Lasagna & pizza bento lunches
Packing a bento lunch doesn’t mean you’re stuck with rice, rice, rice all the time. While it’s true that Japanese-language bento cookbooks feature a lot of rice, they also show fun variations like pastas, sandwiches, stews, and salads. And hey, it’s your lunch — pack what you want, artificial rules be darned (it’s not like the Lunch Police are going to issue you a ticket). Baked pastas like lasagna, ziti, and pasta frittata (recipe here) are particularly well suited to bento lunches as they’re boldly flavored and have less of a texture issue that some people object to in plain pasta dishes eaten at room temperature.
Contents of preschooler lunch: Turkey lasagna with spinach, steamed zucchini with Korean barbecue sauce, grape tomatoes and a decorative banana wedge (how-to here). My friend Jennifer made the fantastic lasagna and brought it over for dinner one night. It’s chock full of vegetables and Bug inhaled an adult portion of it at dinner (I think he’s gearing up for another growth spurt, judging from his appetite).
Morning prep time: 5 minutes, using leftover lasagna. I packed up the lasagna when cleaning up from dinner two nights before, so in the morning all I needed to do was quickly cook the zucchini (courgette) in my microwave mini steamer and slice the banana (dipping it in acidulated water to prevent browning).
Packing: I microwaved the subcontainer with lasagna in the morning to take the chill off, and put the delicate zucchini in a hard plastic food cup shaped either like a cow or a car, depending on how you look at it. Because I don’t spend much time creating beautiful food art, I tend to rely on bento accessories and the color/shape/texture of the food itself to make lunches appealing. It’s much faster for a lazy mom like myself. I am looking forward to checking out the new Face Food book on bento food art once it ships, though — a little bit of bento p*rn never hurt anyone! The lunch itself is packed in a 360ml Disney Cars bento box with one sub-container removed.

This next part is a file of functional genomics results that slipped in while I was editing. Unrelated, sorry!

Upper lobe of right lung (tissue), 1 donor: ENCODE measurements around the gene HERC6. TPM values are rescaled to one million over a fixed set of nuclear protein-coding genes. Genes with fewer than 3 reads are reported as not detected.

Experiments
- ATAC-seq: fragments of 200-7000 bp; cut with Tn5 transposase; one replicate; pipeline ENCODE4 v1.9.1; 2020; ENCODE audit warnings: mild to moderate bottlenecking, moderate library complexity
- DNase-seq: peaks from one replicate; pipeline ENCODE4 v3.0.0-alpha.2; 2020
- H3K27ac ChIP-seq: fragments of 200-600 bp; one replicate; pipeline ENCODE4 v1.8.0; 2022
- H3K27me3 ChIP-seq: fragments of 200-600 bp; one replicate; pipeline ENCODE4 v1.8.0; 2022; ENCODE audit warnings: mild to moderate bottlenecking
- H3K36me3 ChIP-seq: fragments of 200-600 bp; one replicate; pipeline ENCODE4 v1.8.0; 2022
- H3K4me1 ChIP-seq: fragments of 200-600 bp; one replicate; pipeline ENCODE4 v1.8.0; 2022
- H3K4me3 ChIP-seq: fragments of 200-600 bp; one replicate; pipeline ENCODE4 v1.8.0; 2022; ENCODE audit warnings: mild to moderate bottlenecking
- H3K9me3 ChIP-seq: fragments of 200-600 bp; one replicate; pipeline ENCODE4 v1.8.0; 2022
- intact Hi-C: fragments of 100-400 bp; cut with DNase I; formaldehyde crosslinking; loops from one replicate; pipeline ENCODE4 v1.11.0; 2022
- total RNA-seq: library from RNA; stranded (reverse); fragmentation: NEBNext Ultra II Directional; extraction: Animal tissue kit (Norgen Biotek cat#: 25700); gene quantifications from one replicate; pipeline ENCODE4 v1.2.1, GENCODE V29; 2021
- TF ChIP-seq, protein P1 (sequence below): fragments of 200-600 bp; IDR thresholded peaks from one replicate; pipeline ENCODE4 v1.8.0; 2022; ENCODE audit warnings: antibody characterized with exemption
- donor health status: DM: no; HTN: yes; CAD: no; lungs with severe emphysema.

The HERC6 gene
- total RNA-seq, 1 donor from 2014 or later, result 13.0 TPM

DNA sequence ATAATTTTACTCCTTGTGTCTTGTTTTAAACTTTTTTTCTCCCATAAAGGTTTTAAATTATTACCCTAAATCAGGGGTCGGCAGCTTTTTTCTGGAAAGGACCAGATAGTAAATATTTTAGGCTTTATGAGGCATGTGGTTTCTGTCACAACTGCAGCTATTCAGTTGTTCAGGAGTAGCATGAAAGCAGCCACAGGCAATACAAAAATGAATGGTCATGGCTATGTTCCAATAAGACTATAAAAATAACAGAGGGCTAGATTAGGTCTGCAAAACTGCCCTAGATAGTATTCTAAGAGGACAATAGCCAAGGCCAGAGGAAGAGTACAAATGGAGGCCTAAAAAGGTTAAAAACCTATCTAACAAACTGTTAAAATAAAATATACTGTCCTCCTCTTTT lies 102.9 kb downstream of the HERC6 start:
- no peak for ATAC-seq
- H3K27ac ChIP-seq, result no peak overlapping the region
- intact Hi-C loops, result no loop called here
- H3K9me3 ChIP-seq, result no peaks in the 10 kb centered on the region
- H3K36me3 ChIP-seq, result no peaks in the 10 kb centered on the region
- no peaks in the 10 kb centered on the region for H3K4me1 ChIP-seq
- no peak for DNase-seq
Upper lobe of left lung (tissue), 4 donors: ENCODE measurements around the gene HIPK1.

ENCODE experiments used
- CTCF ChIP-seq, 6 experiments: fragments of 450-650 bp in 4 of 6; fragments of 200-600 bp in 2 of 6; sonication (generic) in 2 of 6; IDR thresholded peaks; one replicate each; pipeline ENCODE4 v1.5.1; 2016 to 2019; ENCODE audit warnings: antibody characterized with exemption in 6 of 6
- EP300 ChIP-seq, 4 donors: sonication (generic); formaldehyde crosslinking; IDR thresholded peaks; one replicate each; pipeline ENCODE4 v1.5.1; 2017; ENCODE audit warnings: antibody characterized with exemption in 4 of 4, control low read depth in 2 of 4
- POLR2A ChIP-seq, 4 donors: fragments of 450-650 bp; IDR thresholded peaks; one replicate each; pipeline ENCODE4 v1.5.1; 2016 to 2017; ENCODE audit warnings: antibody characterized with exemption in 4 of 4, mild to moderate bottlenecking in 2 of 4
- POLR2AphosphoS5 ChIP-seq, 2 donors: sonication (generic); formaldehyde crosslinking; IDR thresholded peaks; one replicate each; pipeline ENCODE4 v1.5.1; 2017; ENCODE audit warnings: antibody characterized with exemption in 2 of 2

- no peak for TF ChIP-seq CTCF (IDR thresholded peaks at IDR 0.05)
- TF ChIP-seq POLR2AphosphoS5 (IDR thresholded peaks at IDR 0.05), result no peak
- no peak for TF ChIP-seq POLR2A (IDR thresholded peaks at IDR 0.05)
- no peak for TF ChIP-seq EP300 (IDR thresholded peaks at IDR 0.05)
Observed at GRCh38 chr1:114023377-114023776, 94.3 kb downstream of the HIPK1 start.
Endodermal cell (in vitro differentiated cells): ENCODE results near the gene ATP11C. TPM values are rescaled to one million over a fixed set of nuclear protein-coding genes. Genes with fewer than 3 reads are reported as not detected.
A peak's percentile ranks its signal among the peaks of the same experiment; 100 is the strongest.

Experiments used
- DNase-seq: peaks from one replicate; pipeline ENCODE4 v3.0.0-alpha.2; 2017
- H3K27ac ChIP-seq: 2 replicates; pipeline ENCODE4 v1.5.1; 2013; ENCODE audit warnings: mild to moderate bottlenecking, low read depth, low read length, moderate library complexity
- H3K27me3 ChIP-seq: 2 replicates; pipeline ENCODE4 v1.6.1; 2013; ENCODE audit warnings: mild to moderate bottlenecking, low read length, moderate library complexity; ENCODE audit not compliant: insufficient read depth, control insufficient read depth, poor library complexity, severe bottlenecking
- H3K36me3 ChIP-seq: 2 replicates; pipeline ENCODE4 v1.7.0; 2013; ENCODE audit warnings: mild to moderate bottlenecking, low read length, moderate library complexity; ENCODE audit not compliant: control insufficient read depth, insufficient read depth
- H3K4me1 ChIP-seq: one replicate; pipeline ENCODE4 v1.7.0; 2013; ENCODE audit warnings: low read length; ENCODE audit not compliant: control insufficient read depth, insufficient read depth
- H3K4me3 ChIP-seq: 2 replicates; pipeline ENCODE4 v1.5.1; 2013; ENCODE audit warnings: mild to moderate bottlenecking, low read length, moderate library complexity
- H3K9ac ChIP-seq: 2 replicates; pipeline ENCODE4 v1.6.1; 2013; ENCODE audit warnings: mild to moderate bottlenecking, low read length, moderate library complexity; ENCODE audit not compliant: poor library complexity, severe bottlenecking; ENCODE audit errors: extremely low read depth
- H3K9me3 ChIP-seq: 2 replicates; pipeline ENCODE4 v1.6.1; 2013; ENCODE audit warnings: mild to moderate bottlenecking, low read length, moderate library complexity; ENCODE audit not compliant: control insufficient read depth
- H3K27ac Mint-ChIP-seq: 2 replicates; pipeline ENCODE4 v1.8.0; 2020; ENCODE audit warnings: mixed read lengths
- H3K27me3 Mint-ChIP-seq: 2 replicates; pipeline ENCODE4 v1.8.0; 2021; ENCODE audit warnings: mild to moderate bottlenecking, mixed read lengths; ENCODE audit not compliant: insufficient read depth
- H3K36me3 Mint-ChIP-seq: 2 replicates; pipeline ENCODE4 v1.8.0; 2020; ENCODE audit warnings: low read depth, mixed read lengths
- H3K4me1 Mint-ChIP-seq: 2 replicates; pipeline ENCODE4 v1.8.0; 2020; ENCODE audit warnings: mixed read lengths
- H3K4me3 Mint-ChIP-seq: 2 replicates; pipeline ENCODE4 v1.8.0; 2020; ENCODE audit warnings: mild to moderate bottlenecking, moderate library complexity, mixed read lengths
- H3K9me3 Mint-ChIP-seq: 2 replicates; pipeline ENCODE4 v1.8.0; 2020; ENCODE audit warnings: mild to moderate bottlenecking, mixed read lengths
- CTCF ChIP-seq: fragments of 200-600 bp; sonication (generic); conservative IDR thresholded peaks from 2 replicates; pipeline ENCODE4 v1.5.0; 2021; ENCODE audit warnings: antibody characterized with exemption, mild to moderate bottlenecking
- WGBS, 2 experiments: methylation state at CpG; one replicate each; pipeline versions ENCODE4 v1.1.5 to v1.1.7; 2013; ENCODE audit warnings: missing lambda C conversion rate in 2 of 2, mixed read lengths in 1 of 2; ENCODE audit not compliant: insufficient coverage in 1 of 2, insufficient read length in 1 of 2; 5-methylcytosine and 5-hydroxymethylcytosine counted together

Verdict: Thumbs up. Bug ate everything in this lunch at preschool except the banana (which he ate afterwards as a snack). The way he tore through this lasagna at dinner, I wasn’t surprised to find it scraped clean from his bento box! (Click to read the full post with an additional lunch and specialty plastic wrap…)
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This actual lunch is a bit of a visual snooze, but I’ll throw it in the mix because of the cool plastic wrap that I found at my local Safeway supermarket. It’s from Glad, a seasonal item available around the holidays. I got the idea from seeing my friend Mami use it to wrap a sandwich in a collapsible sandwich case to contain the crumbs and add a shot of color. I also see moms using this to wrap rolled sandwiches or tiny round rice balls made of fried rice. I’d love to find additional colors; my eyes are peeled!
Contents of preschooler lunch: Apple slices and homemade pizza with feta, zucchini, eggplant, onion and ham. Bug and I made pizza together the night before. In a minor “leftover remake”, I had some leftover veggie-heavy pasta sauce from this lunch, so we used that as the pizza sauce that delivered lots of vegetables under the cheese. Bug helped make this pizza and knew there were all sorts of vegetables in the sauce, but it did feel a little like pulling a Jessica Seinfeld.
Morning prep time: 5 minutes, using leftover pizza. In the morning I briefly microwaved the pizza to take the chill off, and sliced the fruit.
Packing: I cut the pizza into smaller slices fit for little hands, and dipped the apple slices in acidulated water to prevent browning. Bug won’t eat apple skin any more, so no more apple bunnies! I wrapped the pizza in red-colored plastic wrap, and packed the lunch in a Snoopy-themed collapsible sandwich case, made especially small for a child.
Verdict: A home run. Bug demolished the entire lunch at preschool, no leftovers. Hey, tell me again why I’m making all this effort to pack anything other than pizza?